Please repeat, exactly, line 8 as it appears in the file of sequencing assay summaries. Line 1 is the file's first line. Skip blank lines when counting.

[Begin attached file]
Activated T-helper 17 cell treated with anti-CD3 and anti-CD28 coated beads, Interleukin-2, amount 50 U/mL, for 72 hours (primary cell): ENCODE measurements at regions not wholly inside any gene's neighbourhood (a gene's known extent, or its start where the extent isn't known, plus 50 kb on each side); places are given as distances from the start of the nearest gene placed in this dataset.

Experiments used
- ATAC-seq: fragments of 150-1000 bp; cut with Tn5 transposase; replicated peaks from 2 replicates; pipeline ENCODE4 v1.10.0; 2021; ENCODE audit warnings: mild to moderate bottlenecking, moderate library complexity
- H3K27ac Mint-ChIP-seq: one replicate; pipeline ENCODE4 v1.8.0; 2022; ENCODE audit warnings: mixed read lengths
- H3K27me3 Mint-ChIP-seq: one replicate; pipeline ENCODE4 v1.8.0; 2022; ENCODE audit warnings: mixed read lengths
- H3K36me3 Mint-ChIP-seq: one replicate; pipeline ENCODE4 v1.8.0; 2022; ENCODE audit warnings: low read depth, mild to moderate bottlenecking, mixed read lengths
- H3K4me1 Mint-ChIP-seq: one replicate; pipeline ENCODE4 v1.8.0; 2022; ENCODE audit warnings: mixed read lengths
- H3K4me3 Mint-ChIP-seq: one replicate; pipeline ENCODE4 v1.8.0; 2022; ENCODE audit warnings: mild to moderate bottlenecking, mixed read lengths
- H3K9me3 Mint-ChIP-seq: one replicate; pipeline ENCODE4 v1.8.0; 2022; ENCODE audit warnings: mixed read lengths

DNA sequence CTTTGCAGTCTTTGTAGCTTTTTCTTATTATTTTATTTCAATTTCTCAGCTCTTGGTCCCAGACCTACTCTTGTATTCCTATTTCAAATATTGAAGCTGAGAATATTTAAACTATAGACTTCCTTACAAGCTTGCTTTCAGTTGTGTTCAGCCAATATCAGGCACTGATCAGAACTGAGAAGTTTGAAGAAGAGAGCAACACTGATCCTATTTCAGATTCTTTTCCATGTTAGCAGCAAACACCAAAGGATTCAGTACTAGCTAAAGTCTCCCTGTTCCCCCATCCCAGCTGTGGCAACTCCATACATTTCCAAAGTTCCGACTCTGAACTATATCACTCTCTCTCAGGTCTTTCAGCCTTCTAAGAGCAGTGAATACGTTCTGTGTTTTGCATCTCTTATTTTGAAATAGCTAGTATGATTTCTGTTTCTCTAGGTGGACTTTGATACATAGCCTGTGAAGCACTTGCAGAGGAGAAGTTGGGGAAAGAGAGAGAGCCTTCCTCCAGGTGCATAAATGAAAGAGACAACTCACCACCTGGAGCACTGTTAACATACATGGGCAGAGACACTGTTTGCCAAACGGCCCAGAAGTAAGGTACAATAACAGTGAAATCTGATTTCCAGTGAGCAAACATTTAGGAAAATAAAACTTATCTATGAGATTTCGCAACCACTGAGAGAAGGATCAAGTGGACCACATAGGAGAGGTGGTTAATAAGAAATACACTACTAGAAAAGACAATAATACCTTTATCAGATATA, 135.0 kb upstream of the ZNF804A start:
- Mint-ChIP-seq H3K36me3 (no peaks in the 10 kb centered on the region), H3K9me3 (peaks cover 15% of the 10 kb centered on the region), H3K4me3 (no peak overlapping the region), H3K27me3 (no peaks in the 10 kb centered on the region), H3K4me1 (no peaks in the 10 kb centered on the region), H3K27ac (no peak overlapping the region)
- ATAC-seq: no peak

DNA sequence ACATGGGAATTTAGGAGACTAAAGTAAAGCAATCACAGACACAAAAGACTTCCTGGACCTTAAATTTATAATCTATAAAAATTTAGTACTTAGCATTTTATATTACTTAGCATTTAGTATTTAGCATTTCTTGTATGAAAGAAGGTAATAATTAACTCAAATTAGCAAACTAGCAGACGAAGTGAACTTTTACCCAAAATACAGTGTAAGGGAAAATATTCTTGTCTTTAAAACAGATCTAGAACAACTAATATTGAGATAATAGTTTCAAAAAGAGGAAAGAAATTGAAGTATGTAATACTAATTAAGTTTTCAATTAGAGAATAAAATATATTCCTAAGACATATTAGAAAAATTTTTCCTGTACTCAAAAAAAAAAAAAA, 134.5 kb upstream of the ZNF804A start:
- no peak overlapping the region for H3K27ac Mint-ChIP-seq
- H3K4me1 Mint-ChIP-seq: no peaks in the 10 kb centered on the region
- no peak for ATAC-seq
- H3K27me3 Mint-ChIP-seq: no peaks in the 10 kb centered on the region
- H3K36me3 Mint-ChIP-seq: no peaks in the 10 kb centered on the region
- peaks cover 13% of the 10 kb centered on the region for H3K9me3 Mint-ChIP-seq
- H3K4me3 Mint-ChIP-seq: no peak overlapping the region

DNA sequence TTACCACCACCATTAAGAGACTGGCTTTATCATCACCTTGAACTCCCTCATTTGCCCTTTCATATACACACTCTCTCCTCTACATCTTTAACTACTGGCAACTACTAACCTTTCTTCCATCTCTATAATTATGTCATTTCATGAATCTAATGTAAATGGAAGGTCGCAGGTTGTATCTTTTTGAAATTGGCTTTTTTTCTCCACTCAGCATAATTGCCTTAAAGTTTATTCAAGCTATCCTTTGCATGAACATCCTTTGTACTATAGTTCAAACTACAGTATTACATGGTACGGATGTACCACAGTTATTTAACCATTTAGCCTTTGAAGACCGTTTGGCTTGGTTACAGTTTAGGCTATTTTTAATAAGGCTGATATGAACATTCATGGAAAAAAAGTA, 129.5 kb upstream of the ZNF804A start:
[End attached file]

- H3K4me3 Mint-ChIP-seq: one replicate; pipeline ENCODE4 v1.8.0; 2022; ENCODE audit warnings: mild to moderate bottlenecking, mixed read lengths